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The journal of nutrition, health & aging

, Volume 19, Issue 3, pp 333–340 | Cite as

Considerations in selection of diet assessment methods for examining the effect of nutrition on cognition

  • Krystle ZunigaEmail author
  • E. McAuley
Article

Abstract

Older adults are the most rapidly growing age group in the United States, and it is estimated that 22.2% of U.S. adults over 71 years of age have cognitive impairments without dementia and 13.9% have dementia. Cognitive impairment is associated with reduced quality of life, increased risk of hospitalization, inability to live independently, and increased health care costs; therefore, identification of modifiable risk factors for prevention and delay of cognitive decline is of increasing importance. There is a growing body of research and interest in the relationship between diet and cognitive function. Epidemiologic studies suggest that cognitive function may be improved and cognitive decline prevented as a function of a particular nutrient, food group or dietary pattern; however, results from these trials have failed to be replicated in randomized controlled trials. One possible reason for the equivocality of findings in the diet and cognitive function literature may be the methodological issues and limitations in the assessment of dietary patterns and nutritional intake. Self-reported dietary data can be biased by many factors such as age, gender, socioeconomic status, and education; yet, there is limited research on the impact of cognitive function on the integrity of self-reported dietary data. Cognitive function itself may bias diet assessment methods, subsequently obscuring the evaluation of the nutrition-cognition relationship. The present review summarizes methodological validation studies that provide insight into potential errors of diet assessment methods due to cognitive function, identifies research gaps and provides recommendations for improving diet assessment accuracy in studies of individuals with cognitive impairments.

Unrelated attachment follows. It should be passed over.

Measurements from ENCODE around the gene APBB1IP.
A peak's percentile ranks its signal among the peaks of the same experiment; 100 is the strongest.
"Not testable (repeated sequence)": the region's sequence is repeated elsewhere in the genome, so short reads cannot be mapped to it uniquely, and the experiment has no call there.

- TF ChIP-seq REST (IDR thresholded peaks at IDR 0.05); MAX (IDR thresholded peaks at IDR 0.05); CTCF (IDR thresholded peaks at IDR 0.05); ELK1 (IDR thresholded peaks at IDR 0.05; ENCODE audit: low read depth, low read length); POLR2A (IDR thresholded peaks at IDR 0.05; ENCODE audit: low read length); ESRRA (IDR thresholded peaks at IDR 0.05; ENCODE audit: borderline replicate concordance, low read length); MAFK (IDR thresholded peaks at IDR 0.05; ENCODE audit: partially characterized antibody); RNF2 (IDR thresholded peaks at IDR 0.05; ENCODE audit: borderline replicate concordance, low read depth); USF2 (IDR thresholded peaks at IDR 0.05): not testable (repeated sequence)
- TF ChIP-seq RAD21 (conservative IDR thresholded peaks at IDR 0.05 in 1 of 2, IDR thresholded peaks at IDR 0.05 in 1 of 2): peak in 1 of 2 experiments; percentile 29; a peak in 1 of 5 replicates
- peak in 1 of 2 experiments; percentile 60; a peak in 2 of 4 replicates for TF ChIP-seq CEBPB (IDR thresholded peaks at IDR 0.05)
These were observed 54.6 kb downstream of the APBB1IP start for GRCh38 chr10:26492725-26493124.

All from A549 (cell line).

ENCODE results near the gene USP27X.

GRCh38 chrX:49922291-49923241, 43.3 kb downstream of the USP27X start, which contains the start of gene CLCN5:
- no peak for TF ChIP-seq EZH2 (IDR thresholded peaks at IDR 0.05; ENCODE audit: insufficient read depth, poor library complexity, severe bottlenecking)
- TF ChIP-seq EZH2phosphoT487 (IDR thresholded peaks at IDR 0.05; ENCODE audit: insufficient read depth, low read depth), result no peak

Key words

Diet assessment nutrition/diet cognition 

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Copyright information

© Serdi and Springer-Verlag France 2014

Authors and Affiliations

  1. 1.Department of Kinesiology and Community HealthUniversity of Illinois at Urbana-ChampaignUrbana-ChampaignUSA
  2. 2.Nutrition and FoodsTexas State UniversitySan MarcosUSA

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